The government followed Carpenter's recommendation, and largely left the Highland levies alone, but Seaforth's tenants continued paying rents to him even in exile.[22] The Mackenzies twice defeated attempts by the Commission of Forfeited Estates to collect them, first at Glen Affric,[23] then Coille Bhan.[24] This showed the Highlands could not be governed without the co-operation of the clan chiefs, and only Seaforth's return from exile in 1726 restored government control in the Mackenzie territories.[25]

Many exiles accepted pardons, including Bolingbroke and George Murray, while others took service elsewhere; George and James Keith both became Prussian generals. Ormonde lived quietly in Spain, and Avignon, until his death in November 1745; he was buried in Westminster Abbey in May 1746.[26] Tullibardine remained in exile, took part in the 1745 Rising, and died in the Tower of London in July 1746. Despite swearing allegiance to George II, Murray also joined the '45, and died in the Dutch Republic in October 1760.[27]

However, new laws actively discriminated against Non-Juring clergy ie those who refused to swear allegiance to the Hanoverian regime.[28] In 1690, more than half of the clergy were Non-Jurors and in theory deprived of their livings but many were protected by the local gentry. In 1673, Michael Fraser was appointed minister at Daviot and Dunlichty; despite being evicted in 1694, and joining the 1715 and 1719 Risings, he was still there when he died in 1726.[29]

Previous attempts to reintegrate ministers like Michael Fraser by measures such as the 1712 Toleration Act had been resisted by the kirk's General Assembly.[30] After 1719, toleration changed to persecution, and many conformed as a result; Non-Juring Episcopalianism became a mark of Jacobite commitment and often associated with powerful local leaders, since their congregations required political protection for survival. A high percentage of both Lowlanders and Highlanders who participated in the 1745 Rebellion came from this element of Scottish society.[31]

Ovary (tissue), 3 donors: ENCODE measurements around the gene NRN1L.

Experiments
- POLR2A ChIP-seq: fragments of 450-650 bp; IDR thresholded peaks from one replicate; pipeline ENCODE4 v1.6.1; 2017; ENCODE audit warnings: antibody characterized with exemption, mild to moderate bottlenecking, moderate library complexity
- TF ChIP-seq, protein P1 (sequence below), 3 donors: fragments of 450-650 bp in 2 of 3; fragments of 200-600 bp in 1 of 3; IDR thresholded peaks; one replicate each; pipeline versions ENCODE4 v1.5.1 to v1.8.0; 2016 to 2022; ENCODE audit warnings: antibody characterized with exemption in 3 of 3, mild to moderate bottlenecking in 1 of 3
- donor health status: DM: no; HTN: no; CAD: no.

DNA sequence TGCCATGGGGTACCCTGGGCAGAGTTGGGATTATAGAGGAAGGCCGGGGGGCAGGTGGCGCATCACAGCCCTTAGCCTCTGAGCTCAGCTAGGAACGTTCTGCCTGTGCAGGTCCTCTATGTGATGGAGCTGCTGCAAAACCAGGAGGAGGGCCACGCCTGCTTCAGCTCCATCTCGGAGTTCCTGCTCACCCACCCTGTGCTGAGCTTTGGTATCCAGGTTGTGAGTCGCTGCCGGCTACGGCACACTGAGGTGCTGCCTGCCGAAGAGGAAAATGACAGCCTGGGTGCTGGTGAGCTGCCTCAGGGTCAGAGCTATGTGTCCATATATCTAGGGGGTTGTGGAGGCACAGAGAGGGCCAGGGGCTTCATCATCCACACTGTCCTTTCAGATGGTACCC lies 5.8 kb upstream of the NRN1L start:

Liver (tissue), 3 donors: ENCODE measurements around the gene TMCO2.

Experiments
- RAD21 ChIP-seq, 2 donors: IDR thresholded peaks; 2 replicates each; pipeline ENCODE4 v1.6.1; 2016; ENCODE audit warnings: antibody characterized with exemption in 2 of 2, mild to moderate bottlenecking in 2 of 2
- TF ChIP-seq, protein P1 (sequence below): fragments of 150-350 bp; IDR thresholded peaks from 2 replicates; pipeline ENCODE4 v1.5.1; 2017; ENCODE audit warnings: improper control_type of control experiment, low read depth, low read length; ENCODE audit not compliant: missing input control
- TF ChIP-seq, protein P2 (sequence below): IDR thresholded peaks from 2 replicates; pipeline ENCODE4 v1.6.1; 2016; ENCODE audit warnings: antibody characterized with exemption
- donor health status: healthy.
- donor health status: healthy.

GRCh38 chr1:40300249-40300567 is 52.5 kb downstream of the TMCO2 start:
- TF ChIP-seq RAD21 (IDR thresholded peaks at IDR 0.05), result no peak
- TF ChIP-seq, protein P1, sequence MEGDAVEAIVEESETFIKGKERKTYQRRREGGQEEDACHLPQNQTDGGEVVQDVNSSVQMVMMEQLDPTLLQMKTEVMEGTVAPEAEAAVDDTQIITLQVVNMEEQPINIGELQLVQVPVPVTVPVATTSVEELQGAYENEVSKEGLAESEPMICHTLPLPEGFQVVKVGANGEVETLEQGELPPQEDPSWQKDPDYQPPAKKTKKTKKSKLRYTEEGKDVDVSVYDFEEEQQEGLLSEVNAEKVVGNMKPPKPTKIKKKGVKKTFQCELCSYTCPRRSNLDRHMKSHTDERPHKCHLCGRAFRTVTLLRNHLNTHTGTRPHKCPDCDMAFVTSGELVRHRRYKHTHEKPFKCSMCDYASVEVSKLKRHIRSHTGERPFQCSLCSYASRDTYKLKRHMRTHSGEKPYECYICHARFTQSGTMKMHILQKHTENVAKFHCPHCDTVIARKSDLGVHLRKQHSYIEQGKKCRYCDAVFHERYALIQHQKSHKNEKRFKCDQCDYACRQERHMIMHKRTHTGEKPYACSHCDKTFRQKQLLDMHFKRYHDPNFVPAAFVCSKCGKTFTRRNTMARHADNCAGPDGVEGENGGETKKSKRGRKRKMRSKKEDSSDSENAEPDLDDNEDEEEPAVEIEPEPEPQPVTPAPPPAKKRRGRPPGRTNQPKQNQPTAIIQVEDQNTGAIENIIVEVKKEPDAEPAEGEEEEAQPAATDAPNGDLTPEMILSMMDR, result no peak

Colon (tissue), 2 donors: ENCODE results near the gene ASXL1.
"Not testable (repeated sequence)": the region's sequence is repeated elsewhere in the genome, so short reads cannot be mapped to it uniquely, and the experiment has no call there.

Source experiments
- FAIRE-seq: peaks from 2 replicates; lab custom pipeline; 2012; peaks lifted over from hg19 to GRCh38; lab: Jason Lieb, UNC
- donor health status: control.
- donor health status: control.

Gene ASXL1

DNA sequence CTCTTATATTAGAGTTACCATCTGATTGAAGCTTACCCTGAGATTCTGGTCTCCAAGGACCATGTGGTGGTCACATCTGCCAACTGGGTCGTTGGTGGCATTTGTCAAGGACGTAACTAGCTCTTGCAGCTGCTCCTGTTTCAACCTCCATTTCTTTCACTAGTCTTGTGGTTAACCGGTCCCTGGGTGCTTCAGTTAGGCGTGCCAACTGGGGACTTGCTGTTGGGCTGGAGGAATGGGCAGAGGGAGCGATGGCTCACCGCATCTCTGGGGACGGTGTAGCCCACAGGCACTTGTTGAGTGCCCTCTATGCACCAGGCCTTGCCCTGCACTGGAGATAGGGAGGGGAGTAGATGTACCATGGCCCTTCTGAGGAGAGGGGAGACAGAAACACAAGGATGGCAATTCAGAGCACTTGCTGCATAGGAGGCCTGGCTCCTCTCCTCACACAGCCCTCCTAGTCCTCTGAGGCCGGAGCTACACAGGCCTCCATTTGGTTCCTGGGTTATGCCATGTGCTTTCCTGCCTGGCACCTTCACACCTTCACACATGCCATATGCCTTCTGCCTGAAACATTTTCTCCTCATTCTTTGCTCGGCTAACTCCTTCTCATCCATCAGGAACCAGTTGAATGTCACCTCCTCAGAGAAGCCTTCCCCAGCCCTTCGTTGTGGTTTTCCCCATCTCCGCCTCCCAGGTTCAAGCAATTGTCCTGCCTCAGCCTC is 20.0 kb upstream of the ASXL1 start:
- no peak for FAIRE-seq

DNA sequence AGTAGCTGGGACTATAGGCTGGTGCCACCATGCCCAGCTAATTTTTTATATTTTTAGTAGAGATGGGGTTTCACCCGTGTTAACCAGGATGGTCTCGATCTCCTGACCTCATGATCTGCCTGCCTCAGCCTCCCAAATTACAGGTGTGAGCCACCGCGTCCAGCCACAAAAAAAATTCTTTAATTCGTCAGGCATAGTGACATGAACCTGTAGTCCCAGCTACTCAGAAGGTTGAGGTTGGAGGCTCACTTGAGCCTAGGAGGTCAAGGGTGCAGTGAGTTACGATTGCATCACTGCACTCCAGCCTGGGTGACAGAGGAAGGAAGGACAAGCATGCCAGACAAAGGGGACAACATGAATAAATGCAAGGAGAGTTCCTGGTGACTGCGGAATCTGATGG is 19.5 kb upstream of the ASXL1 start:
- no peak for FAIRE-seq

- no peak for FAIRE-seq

References

  1. ^ Simms 2007, p. 135.
  2. ^ Szechi 1994, pp. 93-95.
  3. ^ Dhondt 2015, pp. 144-145.
  4. ^ Wills 2001, p. 57.
  5. ^ Black 2005, p. 304.
  6. ^ Lenman 1980, p. 190.
  7. ^ Ormonde 1895, pp. 118-125.
  8. ^ Harcourt-Smith 1944, pp. 3-7.
  9. ^ Campbell 2007, pp. 18-19.
  10. ^ Lenman 1980, p. 191.
  11. ^ a b Lenman 1980, p. 192.
  12. ^ Lenman 1980, p. 193.
  13. ^ Smout & Aldridge 1992, p. 87.
  14. ^ Smout & Aldridge 1992, p. 88.
  15. ^ Excerpts from the official logs of HMS Worcester and HMS Flamborough - /log_01.htm Lt Randolph Barker, HMS Flamborough clan-macrae.org.uk. Retrieved January 14, 2017.
  16. ^ Smout & Aldridge 1992, pp. 88-89.
  17. ^ a b Historic Environment Scotland.
  18. ^ Simpson 1996, p. 103.
  19. ^ Lenman 1980, p. 195.
  20. ^ Ormonde 1895, p. 136.
  21. ^ Simms 2007, p. 141.
  22. ^ Szechi & Sankey 2001, p. 108 passim.
  23. ^ Mackinnon 1954, p. 24.
  24. ^ Mackenzie 1894, pp. 310-311.
  25. ^ Szechi & Sankey 2001, p. 108.
  26. ^ Handley 2006.
  27. ^ Pittock 2006.